“What a fragile thing it was, to feel connected.”
Alongside the clear issues of immigration and the nearly impossible choices faced by many who are trying to make a better life for themselves, I also appreciated the “normal” drama faced by the characters in these books. Seeing the way they deal with things like teenage hormones, grief over illness/death of family members, how to keep communication, trust and respect alive within close relationships over the years, what we are willing to do/sacrifice those we love, forgiveness – these are more universal challenges that we can all relate to. It creates a bridge between the reader and the characters, encouraging connection on the topics we can all share. And it makes it so that when we, as readers, consider the added stress of being undocumented, constantly under that mental/emotional strain, on top of everything else, it’s much more poignant and impactful.
“Grief is never really gone; it is just a darkness you eventually adjust to.”
Although I struggled at times with Isabel and Martin’s relationship (it definitely lacked a little something, which made me less invested in them than I would have liked) and felt that Omar’s visits to Isabel were never quite wrapped up in a satisfying way (at least between the two of them), I overall felt that the characters individually were very well explored throughout the novel. And in particular, some of the “bonds between strangers with shared experiences” relationships were incredibly touching. Also, the women were all written with lovely strength and complexity. Last, I love the balance Sylvester strikes between optimism and realism in this plot. There are some wonderful and truly happy moments/outcomes and there are others than hurt so much, but they are juxtaposed in such a way that the presence of each makes the other seem that much more real.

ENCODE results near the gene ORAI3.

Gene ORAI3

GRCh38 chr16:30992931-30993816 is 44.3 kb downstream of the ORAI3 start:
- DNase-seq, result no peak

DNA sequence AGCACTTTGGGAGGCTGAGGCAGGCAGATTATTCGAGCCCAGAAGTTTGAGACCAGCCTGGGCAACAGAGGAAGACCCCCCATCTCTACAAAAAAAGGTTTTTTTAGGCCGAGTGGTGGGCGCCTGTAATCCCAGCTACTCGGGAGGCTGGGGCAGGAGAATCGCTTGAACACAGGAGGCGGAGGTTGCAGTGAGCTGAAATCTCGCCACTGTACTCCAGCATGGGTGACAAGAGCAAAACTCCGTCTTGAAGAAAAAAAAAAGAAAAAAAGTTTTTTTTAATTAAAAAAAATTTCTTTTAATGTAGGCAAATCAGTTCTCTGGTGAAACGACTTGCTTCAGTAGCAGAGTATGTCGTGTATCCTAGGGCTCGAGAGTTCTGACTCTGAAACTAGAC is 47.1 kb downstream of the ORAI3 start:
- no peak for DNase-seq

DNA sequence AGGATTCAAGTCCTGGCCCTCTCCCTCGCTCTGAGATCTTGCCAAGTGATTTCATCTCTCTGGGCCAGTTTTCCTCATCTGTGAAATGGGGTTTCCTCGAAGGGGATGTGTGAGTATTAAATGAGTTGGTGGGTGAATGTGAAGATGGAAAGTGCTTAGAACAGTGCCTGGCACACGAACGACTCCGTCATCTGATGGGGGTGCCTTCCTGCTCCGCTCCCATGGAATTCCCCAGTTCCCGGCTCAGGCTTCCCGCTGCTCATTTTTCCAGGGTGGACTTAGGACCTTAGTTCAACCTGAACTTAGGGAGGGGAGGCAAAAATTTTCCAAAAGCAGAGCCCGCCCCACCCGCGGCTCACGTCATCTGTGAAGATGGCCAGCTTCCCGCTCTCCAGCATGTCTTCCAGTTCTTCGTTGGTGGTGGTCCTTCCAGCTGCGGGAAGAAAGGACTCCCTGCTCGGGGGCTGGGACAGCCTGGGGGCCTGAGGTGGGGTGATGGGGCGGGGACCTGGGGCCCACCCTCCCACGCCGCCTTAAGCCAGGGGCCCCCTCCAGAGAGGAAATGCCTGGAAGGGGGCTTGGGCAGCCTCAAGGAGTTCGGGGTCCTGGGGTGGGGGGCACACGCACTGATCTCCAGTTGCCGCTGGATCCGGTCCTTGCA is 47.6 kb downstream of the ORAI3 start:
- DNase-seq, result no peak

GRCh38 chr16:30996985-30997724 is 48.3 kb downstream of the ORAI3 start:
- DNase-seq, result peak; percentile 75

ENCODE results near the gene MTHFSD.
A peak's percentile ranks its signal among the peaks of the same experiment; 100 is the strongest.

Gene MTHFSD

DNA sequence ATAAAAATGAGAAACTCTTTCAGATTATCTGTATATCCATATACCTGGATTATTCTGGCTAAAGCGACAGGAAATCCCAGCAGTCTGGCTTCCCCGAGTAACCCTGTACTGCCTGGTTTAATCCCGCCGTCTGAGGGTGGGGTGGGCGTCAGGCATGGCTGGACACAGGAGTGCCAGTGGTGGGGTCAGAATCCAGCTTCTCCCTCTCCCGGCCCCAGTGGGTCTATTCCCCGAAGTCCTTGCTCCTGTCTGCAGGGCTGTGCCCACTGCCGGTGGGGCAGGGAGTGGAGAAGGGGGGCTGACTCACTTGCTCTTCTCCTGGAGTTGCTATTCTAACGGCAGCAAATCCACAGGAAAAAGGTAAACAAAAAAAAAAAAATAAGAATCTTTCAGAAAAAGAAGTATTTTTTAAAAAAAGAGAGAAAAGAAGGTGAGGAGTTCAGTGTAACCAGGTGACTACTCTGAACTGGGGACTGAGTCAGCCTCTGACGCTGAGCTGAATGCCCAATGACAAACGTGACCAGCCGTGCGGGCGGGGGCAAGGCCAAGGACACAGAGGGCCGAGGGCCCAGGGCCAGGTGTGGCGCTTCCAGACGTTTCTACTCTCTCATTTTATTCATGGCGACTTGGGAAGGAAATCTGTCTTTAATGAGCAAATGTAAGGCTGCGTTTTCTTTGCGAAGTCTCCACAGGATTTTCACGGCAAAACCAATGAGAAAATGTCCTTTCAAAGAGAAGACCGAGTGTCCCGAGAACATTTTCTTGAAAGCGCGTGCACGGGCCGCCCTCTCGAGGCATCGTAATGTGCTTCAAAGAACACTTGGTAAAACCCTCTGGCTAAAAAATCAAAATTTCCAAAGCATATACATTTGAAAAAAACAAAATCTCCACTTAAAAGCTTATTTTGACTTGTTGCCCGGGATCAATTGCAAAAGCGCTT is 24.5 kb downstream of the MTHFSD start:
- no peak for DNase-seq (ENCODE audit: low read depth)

“Patience is a process that births forgiveness.”
This timely novel is really special in the way it portrays a very secretive, un-talked-about, life experience (undocumented immigration from an immigrant POV) in a way that makes it seem completely ordinary and relatable. Sylvester’s message, how the trying is worth it even if it might be doomed to failure or if there isn’t anything better waiting at the end, is incredibly impactful. And, as I mentioned before, creating such ordinary lives for our characters, outside of that one aspect, really highlights for the reader that, at base, we are all the same (despite our places of birth or legal paperwork). That type of connection, on a human level, is exactly what is necessary for everyone to learn and internalize, as we work to fight for justice and humanity within our nation.